Featured Hero: Stephen Passacantilli - Boston Marathon Runner/ Assistant to District 1 Boston City Councilor Sal LaMattina
Vigil at the statue of Paul Revere
Sometimes an ordinary community experiences extraordinary circumstances
and the term hero stretches beyond a uniform.
Stephen Passacantilli is an athletic man, but isn’t your typical marathon runner. He doesn’t train professionally or participate for prize money. Stephen, a community activist who works at Boston’s City Hall alongside Mayor Menino and District 1 City Councilor Sal LaMattina, was presented the opportunity to run with co-workers. After some hemming and hawing over whether to do the grueling 26.2 miles, he said yes.
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As the marathon ensued, Stephen kept at a pace he was comfortable with beside his best friend. At around Fenway Park, about a half mile away from completing the race (and now jogging alone as his buddy had gained speed), he heard a loud blast. Police officers nearby talked rapidly into radios as he moved passed until suddenly they blocked the route, bringing the runners to a halt. “Everyone stopped in their tracks, wondering what was going on and if it was related to the loud noises we heard.” When Stephen caught wind that bombs went off at the finish, he panicked, “Not only was my friend ahead of me, but my wife, father, and five-year old daughter were in the grandstands waiting to watch me cross the finish line.” Luckily his family members were unharmed, as his wife immediately answered her cell phone when he called. As for Stephen's running partner, it took two daunting hours to find out that he was okay.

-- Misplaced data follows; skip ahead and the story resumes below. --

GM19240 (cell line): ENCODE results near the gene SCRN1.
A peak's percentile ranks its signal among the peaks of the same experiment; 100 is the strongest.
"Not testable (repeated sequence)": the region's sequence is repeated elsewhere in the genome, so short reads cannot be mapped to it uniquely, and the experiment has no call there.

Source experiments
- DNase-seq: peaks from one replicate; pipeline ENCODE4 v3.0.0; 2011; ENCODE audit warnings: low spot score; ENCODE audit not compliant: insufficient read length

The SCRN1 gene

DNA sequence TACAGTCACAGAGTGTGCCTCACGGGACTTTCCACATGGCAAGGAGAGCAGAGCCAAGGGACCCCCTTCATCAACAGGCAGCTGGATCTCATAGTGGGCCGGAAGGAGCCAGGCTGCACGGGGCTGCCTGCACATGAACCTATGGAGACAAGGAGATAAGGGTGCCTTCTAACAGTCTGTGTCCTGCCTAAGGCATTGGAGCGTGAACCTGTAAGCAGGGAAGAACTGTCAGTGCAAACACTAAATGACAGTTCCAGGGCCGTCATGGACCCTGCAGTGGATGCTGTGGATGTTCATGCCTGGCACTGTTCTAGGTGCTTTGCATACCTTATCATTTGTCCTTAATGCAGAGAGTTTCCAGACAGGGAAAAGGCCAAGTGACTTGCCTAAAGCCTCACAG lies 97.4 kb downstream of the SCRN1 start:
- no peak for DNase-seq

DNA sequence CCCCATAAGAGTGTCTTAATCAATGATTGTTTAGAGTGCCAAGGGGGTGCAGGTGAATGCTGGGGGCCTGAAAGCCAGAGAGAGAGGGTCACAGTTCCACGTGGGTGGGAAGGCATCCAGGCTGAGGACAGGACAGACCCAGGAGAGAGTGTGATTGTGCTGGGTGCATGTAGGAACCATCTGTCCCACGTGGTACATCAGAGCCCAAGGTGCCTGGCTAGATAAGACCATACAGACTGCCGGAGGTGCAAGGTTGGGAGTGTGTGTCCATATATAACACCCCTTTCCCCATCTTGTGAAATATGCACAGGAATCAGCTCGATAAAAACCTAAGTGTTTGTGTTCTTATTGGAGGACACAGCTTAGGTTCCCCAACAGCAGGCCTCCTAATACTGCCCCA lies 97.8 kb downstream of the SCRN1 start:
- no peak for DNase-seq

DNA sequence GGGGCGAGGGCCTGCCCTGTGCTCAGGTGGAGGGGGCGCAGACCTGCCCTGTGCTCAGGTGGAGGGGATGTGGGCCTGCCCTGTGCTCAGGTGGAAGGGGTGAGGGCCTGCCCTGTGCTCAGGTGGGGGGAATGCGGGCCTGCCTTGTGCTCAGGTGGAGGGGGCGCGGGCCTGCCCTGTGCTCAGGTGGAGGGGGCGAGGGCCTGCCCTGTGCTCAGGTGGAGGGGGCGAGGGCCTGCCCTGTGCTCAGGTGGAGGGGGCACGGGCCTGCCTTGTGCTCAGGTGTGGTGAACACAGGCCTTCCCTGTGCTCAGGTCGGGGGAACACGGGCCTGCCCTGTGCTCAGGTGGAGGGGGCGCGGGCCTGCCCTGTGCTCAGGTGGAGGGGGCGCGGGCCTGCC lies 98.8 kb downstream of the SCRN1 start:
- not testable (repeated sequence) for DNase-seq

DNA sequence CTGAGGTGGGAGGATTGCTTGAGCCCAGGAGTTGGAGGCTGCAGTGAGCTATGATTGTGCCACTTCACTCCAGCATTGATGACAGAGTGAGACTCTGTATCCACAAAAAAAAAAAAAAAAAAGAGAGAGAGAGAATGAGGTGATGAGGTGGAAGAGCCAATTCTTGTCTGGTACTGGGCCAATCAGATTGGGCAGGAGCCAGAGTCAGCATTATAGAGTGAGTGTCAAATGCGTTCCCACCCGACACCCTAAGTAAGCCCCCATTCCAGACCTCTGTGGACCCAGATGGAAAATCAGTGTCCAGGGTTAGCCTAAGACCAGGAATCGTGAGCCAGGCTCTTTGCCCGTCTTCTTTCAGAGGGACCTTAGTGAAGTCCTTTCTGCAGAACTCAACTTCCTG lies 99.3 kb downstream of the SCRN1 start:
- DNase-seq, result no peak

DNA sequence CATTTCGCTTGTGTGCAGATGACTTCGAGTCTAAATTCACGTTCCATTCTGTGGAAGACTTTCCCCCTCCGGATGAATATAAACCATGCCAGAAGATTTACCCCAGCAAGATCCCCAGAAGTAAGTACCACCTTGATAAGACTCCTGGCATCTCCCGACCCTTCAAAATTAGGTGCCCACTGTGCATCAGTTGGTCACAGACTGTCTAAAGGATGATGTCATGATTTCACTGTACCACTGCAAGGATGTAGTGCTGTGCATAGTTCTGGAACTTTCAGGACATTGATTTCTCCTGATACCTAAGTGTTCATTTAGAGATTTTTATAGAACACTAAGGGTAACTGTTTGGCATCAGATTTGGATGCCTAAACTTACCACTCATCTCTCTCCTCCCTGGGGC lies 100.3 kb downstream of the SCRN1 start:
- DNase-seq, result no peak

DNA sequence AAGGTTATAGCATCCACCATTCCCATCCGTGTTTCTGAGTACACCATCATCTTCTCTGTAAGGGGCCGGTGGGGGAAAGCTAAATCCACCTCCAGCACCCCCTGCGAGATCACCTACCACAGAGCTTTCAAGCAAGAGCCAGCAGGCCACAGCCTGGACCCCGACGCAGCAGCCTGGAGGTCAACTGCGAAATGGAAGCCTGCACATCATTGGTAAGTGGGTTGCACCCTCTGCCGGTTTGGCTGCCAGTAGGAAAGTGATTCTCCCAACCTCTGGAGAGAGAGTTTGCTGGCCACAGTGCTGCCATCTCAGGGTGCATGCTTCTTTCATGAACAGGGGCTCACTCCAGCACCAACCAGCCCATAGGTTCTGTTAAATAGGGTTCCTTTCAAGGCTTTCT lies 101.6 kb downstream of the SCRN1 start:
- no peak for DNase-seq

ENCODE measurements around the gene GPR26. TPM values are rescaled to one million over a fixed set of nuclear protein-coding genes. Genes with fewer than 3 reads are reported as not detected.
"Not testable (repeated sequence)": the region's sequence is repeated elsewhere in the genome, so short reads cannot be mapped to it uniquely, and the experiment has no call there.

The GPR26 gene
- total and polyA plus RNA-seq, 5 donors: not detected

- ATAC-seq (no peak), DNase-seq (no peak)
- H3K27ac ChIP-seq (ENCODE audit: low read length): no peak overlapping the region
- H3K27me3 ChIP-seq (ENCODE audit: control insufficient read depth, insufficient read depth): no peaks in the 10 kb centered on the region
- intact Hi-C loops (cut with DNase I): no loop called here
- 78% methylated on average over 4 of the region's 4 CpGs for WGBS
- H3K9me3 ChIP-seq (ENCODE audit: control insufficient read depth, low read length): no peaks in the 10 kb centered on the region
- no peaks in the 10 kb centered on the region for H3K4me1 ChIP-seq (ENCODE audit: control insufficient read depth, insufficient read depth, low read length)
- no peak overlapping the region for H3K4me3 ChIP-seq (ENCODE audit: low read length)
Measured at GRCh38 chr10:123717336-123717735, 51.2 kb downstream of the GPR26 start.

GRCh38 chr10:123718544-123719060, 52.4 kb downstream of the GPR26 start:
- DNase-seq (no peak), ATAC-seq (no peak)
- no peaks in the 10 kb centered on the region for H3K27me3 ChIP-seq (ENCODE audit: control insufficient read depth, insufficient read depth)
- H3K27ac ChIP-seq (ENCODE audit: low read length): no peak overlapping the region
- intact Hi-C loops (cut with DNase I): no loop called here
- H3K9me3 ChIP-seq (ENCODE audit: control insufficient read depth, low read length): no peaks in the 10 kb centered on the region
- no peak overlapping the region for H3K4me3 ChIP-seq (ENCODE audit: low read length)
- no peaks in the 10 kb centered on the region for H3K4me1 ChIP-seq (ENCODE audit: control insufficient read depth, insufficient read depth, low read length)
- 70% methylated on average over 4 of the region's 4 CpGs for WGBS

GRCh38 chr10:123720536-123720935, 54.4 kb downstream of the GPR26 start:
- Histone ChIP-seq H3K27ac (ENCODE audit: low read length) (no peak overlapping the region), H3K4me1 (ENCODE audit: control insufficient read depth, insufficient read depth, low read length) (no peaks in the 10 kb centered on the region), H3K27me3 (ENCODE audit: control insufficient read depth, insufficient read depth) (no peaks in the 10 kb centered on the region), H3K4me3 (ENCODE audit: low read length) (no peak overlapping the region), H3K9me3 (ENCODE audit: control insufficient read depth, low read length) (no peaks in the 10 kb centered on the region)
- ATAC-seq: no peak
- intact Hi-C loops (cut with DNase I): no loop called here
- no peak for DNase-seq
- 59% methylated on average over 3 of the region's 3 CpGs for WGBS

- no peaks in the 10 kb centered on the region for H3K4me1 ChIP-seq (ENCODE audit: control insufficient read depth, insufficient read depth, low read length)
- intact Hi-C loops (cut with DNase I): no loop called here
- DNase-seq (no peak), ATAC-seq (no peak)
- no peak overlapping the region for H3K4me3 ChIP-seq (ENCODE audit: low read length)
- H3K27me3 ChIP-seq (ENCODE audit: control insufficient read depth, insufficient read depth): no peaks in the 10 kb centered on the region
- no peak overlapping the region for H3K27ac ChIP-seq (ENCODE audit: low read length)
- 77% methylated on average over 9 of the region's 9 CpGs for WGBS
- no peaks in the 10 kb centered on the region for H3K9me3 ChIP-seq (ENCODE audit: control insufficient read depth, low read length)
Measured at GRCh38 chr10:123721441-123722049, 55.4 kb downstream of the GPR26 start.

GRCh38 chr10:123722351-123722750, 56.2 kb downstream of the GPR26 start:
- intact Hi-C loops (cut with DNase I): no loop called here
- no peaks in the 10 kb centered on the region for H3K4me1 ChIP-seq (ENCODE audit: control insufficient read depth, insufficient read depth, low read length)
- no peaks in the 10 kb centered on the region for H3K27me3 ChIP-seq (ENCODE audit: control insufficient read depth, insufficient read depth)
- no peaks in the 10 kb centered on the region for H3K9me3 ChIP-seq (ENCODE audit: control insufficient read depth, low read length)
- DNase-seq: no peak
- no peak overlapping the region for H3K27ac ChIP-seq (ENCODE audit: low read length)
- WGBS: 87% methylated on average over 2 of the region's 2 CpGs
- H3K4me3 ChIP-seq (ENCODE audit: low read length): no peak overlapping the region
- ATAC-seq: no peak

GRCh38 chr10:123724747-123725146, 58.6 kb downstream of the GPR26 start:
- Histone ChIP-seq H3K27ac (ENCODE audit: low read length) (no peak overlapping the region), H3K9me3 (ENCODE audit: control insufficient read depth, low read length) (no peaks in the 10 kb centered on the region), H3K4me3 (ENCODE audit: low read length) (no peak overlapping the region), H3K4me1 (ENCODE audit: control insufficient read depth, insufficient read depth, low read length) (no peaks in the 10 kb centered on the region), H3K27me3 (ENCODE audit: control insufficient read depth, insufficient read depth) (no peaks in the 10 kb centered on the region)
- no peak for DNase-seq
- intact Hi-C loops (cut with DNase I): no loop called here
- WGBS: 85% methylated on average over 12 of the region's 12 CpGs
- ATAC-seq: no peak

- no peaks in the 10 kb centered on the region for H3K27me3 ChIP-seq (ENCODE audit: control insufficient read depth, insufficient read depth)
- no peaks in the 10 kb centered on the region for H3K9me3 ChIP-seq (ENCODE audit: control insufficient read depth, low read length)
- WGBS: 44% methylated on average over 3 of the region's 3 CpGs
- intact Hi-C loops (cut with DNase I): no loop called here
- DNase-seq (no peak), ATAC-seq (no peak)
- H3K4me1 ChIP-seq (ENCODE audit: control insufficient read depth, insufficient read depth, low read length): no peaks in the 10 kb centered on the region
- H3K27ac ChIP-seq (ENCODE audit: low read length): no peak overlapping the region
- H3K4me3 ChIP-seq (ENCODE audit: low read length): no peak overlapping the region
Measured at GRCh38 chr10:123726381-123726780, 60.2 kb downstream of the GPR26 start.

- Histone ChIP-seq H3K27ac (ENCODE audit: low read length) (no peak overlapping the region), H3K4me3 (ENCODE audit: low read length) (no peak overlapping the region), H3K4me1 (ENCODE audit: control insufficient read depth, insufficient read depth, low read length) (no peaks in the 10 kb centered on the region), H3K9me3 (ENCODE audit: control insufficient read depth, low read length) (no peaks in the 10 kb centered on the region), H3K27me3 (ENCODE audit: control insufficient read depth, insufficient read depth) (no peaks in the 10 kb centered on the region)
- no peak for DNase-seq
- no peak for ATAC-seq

I asked Stephen if his first marathon experience marked his last, to which he replied,
“Definitely not. I’m trying to get permission to run in the [upcoming] New York City Marathon for one of the runners who intended to, but lost their leg. I’d like to do it in their honor.”
Massachusetts Governor Deval Patrick and Boston Mayor Tom Menino created The One Fund to help the people most affected by the tragic events that occurred in Boston on April 15, 2013. In just eleven days, over twenty-three million dollars has been raised. Stephen’s office reports that all victims will receive assistance (about 280 injured; 3 perished.) With that goal in mind, monetary contributions are still being collected. If you would like to donate, it’s not too late.